Paula Hooper Mayhew, professor of English and humanities at Fairleigh Dickinson University, commented, “The most important skill needed in the workforce of the future is reading literacy, followed closely by mathematical and information literacy skills, as well. As the global population grows and lives longer, women continue to lag behind men in literacy, although women’s lives are longer. Online programs that teach literacy skills are even now highly successful, but their use by men exceeds use by women, many of whom do not have access to a computer at home. Special programs are needed to put computers in areas largely restricted to women, areas like churches and synagogues, as well as in places where Muslim women congregate. The idea that graduates of online programs are less qualified than those who have had face-to-face instruction is still current, but will eventually be proved wrong. Over time, online higher educational programs and degrees will become distinguished from one another in terms of their proven value in the workplace. Needless to say, not all online instruction is good or even adequate, but the market will inevitably react by vying to hire those with proven skills in higher educational areas of mastery.”

Fredric Litto, a professor emeritus of communications and longtime distance-learning expert from the University of São Paulo, replied, “The ‘less-qualified’ label will gradually fade away, as experience reveals the truth – much as always occurred with the introduction of new technologies and forms of work. It took a generation for health workers to realize they had to wash their hands before touching a new patient, so as to avoid passing on the previous patient’s problems.”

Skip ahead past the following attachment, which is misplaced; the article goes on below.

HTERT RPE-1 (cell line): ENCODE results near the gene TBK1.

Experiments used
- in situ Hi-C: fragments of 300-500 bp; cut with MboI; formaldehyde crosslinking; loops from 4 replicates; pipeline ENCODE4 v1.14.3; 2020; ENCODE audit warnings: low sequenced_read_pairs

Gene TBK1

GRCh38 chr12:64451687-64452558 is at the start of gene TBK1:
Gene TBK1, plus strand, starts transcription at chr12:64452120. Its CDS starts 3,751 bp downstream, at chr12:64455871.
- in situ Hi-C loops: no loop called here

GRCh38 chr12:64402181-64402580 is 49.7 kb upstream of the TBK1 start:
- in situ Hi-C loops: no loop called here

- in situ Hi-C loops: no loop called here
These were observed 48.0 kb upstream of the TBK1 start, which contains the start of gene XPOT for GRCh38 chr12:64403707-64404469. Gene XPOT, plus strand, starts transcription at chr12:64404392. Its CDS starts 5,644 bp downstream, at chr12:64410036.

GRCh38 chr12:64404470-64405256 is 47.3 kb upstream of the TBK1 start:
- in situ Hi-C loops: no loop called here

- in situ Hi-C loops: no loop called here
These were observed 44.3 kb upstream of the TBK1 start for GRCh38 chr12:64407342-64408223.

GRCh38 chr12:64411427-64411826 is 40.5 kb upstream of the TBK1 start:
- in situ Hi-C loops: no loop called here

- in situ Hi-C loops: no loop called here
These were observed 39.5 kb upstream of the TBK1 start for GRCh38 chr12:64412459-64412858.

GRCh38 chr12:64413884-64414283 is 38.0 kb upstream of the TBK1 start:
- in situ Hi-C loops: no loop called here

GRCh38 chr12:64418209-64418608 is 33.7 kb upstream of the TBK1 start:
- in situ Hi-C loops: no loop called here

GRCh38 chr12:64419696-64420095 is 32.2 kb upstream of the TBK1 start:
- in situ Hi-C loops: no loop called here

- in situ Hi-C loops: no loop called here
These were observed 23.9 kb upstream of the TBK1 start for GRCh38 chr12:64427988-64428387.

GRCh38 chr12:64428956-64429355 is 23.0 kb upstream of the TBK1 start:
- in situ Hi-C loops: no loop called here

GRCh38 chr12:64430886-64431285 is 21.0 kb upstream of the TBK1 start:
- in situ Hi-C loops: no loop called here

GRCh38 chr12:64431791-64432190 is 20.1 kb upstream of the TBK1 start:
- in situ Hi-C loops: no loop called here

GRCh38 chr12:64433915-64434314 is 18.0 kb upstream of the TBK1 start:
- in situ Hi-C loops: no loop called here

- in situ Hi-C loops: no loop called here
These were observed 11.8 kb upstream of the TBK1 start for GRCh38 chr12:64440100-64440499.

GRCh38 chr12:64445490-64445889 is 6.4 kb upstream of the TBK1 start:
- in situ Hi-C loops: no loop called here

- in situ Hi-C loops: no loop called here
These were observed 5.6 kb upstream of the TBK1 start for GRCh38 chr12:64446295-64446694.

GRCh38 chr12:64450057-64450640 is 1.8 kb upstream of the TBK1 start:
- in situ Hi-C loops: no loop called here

Chris Kutarna, fellow at the Oxford Martin School and author of “Age of Discovery,” wrote, “It makes sense to assume that, as new jobs emerge, new educational and training programs will appear to help people fill them. The larger questions are whether, as large segments of the service industry are automated, sufficient new jobs will appear to maintain full employment; and whether workers whose jobs are destroyed by this wrenching retooling are able to shift mid-career. If instead it takes a generation to accomplish the labor market’s shift into new industries, society will bear heavy adjustment costs. A transition beyond traditional credentialing systems is already well underway. Startups, and many small and medium businesses, are already finding that an applicant’s online reputation (for example in the coding community) is a more precise indicator of the roles and tasks he/she can successfully perform than formal degrees held. At the same time, complex organizations are going to rediscover the importance of broad intellectual development to enable good management-level decision-making and coping skills in increasingly complex and uncertain environments.”

An anonymous respondent whose research career was spent at a major U.S. university replied, “It’s the rare parent of an athletically gifted child who would be disappointed if their son or daughter left college at the end of their freshman year to become a first-round draft pick for an NBA or WNBA team. To use the phrase of your question, that year spent in college ‘trained the student in the skills they need to perform a job’ – and the pro draft selection indicates that the training is complete. The ‘nontraditional’ prediction I would make for the next 10 years is that many STEM professions will follow the lead of the NBA in this way, and the college experience will evolve to support it, on both the undergraduate and graduate level. How long each student stays in school, and how they learn during their stay, will be customized for each student, and for each employer that recruits from the school. To keep the grandparents happy, new names for degrees of different lengths will be invented, and we’ll still have caps and gowns and commencement speeches. But for vocationally focused majors, I believe that in 10 years, only a fraction of those diplomas will be for today’s standard degree types.”

It will take a long time and a meaningful period of adjustment to align work, workers and employers, even as incremental changes – like employers accepting the differently credentialed and even instituting credentialing systems of their own – are made.Amy Zalman